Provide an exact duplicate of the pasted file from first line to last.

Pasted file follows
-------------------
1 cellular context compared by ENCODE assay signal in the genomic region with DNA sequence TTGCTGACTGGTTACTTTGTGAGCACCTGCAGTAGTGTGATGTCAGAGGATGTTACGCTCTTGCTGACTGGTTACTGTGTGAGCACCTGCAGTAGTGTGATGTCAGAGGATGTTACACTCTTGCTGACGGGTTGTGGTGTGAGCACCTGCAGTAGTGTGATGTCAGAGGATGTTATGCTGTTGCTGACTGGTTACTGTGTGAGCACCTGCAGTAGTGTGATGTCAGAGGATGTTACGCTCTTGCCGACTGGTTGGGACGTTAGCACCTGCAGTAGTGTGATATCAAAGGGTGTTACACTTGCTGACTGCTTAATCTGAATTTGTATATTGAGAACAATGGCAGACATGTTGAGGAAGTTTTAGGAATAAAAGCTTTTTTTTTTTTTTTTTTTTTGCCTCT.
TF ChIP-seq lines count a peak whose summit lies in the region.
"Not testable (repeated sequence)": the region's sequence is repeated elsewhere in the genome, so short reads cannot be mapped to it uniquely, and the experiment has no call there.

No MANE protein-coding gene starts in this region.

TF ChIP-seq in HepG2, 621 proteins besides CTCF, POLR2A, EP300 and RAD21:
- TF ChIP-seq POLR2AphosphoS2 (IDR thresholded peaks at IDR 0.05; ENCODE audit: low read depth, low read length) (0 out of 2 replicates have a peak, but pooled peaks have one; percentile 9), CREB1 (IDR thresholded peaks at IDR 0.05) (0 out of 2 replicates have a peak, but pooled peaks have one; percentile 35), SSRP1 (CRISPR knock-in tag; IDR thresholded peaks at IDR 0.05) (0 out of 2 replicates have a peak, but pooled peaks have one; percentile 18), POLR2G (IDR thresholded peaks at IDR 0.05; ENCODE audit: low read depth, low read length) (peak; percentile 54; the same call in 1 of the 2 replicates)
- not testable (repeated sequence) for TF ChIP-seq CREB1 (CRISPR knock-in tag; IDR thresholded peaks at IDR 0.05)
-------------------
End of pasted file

1 cellular context compared by ENCODE assay signal in the genomic region with DNA sequence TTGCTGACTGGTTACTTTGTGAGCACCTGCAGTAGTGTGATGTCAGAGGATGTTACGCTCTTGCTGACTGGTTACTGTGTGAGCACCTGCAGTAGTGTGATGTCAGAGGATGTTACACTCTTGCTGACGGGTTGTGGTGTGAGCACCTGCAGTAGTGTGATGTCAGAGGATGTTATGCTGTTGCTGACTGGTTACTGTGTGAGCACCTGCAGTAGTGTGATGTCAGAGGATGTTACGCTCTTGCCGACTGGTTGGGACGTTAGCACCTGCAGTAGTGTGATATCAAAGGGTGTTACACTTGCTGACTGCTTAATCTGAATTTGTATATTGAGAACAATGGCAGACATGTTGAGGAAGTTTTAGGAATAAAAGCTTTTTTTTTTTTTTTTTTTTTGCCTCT.
TF ChIP-seq lines count a peak whose summit lies in the region.
"Not testable (repeated sequence)": the region's sequence is repeated elsewhere in the genome, so short reads cannot be mapped to it uniquely, and the experiment has no call there.

No MANE protein-coding gene starts in this region.

TF ChIP-seq in HepG2, 621 proteins besides CTCF, POLR2A, EP300 and RAD21:
- TF ChIP-seq POLR2AphosphoS2 (IDR thresholded peaks at IDR 0.05; ENCODE audit: low read depth, low read length) (0 out of 2 replicates have a peak, but pooled peaks have one; percentile 9), CREB1 (IDR thresholded peaks at IDR 0.05) (0 out of 2 replicates have a peak, but pooled peaks have one; percentile 35), SSRP1 (CRISPR knock-in tag; IDR thresholded peaks at IDR 0.05) (0 out of 2 replicates have a peak, but pooled peaks have one; percentile 18), POLR2G (IDR thresholded peaks at IDR 0.05; ENCODE audit: low read depth, low read length) (peak; percentile 54; the same call in 1 of the 2 replicates)
- not testable (repeated sequence) for TF ChIP-seq CREB1 (CRISPR knock-in tag; IDR thresholded peaks at IDR 0.05)